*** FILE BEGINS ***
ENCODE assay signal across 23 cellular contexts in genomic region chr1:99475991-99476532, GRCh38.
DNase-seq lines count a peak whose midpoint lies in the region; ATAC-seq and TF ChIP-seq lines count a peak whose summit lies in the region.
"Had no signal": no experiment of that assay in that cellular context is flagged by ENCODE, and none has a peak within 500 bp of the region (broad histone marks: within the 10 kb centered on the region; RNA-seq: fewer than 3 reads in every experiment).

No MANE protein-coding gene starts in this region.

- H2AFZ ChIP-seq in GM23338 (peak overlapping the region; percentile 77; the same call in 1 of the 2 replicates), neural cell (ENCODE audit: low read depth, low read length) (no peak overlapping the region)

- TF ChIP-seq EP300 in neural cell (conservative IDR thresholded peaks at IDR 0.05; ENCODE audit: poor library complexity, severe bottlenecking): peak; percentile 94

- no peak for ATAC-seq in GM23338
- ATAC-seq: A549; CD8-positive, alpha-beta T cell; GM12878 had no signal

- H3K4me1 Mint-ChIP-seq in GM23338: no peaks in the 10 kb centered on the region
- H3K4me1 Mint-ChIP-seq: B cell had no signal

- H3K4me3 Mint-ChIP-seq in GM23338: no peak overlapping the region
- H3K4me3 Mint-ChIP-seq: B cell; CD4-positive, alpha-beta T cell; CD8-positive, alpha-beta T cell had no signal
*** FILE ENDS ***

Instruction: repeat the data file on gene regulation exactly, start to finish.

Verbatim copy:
ENCODE assay signal across 23 cellular contexts in genomic region chr1:99475991-99476532, GRCh38.
DNase-seq lines count a peak whose midpoint lies in the region; ATAC-seq and TF ChIP-seq lines count a peak whose summit lies in the region.
"Had no signal": no experiment of that assay in that cellular context is flagged by ENCODE, and none has a peak within 500 bp of the region (broad histone marks: within the 10 kb centered on the region; RNA-seq: fewer than 3 reads in every experiment).

No MANE protein-coding gene starts in this region.

- H2AFZ ChIP-seq in GM23338 (peak overlapping the region; percentile 77; the same call in 1 of the 2 replicates), neural cell (ENCODE audit: low read depth, low read length) (no peak overlapping the region)

- TF ChIP-seq EP300 in neural cell (conservative IDR thresholded peaks at IDR 0.05; ENCODE audit: poor library complexity, severe bottlenecking): peak; percentile 94

- no peak for ATAC-seq in GM23338
- ATAC-seq: A549; CD8-positive, alpha-beta T cell; GM12878 had no signal

- H3K4me1 Mint-ChIP-seq in GM23338: no peaks in the 10 kb centered on the region
- H3K4me1 Mint-ChIP-seq: B cell had no signal

- H3K4me3 Mint-ChIP-seq in GM23338: no peak overlapping the region
- H3K4me3 Mint-ChIP-seq: B cell; CD4-positive, alpha-beta T cell; CD8-positive, alpha-beta T cell had no signal